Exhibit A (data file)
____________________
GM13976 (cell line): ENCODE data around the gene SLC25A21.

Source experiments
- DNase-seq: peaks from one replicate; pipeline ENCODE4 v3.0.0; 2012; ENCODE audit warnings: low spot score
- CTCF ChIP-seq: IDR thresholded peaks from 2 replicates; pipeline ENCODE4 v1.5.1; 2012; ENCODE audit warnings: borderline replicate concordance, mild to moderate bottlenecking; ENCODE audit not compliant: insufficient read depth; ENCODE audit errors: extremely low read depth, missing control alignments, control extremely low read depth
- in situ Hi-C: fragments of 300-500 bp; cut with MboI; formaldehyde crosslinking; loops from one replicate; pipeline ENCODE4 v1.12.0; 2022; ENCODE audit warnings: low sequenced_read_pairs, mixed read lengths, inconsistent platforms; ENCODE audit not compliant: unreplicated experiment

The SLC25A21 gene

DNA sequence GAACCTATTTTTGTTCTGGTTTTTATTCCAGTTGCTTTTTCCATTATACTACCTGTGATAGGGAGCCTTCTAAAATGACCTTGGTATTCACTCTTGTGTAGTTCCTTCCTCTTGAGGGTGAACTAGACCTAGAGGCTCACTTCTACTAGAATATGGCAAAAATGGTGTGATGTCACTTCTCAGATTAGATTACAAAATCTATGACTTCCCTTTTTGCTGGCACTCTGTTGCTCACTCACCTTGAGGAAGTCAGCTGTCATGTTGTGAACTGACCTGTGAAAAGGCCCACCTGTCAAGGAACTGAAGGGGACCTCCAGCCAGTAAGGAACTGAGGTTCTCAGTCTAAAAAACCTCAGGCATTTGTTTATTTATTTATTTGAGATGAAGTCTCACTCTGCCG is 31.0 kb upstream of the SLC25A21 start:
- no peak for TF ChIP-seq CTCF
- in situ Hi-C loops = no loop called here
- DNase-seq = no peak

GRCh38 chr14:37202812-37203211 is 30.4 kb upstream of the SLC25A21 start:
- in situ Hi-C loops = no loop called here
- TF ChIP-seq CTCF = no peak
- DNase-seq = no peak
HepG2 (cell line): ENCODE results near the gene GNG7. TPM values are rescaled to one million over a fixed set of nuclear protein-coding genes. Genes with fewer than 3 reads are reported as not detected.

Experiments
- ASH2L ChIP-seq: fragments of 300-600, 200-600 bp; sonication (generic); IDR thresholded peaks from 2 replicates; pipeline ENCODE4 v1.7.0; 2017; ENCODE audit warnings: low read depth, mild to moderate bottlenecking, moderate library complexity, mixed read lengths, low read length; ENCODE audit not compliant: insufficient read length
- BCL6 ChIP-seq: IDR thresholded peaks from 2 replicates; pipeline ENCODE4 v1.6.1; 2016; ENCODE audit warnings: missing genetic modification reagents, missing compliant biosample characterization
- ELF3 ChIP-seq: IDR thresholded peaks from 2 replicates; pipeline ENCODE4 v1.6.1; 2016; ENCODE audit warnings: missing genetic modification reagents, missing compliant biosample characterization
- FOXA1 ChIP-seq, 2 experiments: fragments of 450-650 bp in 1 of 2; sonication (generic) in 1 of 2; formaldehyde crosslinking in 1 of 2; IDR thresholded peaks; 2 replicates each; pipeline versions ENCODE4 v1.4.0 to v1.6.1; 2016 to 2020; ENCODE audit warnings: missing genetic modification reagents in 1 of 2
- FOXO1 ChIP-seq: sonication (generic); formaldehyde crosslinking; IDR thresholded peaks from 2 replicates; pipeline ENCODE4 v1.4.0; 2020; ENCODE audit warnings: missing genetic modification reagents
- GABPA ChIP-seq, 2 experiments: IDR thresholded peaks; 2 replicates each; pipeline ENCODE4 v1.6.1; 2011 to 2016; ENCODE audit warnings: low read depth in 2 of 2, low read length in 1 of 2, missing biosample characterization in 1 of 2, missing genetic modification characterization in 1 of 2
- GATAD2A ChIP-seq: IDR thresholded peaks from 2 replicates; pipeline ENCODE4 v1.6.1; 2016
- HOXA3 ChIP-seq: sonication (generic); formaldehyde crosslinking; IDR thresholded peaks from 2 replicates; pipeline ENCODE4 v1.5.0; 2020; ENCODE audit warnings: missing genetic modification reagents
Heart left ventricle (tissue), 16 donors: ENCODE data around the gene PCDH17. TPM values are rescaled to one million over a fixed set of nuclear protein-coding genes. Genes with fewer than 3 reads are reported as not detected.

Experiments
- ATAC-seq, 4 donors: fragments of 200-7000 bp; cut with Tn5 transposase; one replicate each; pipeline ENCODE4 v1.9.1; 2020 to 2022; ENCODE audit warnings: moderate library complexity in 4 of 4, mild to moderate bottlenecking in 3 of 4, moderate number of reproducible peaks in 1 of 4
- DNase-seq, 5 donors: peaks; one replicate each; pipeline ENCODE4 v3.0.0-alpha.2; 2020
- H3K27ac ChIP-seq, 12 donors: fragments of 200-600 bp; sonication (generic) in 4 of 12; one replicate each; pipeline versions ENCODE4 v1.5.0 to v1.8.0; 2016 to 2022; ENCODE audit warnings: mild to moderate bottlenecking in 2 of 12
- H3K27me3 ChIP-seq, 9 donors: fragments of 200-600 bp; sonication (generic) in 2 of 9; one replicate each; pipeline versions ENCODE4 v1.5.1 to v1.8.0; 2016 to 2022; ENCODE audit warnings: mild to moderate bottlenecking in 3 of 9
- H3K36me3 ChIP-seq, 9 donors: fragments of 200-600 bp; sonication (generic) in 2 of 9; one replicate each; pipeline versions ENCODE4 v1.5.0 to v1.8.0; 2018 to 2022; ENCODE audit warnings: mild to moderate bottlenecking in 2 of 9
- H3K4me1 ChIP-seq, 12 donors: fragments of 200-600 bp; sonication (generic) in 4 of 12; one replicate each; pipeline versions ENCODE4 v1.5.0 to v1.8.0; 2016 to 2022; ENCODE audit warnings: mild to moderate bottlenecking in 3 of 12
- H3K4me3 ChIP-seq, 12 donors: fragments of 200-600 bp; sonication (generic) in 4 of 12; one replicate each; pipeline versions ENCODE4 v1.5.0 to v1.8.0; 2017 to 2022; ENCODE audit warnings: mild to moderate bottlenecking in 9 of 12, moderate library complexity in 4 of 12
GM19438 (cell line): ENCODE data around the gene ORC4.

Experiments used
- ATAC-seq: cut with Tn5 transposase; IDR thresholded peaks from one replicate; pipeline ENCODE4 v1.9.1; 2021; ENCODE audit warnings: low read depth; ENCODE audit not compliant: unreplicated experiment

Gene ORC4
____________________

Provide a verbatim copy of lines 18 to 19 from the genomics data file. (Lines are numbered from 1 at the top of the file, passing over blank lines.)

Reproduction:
- BCL6 ChIP-seq: IDR thresholded peaks from 2 replicates; pipeline ENCODE4 v1.6.1; 2016; ENCODE audit warnings: missing genetic modification reagents, missing compliant biosample characterization
- ELF3 ChIP-seq: IDR thresholded peaks from 2 replicates; pipeline ENCODE4 v1.6.1; 2016; ENCODE audit warnings: missing genetic modification reagents, missing compliant biosample characterization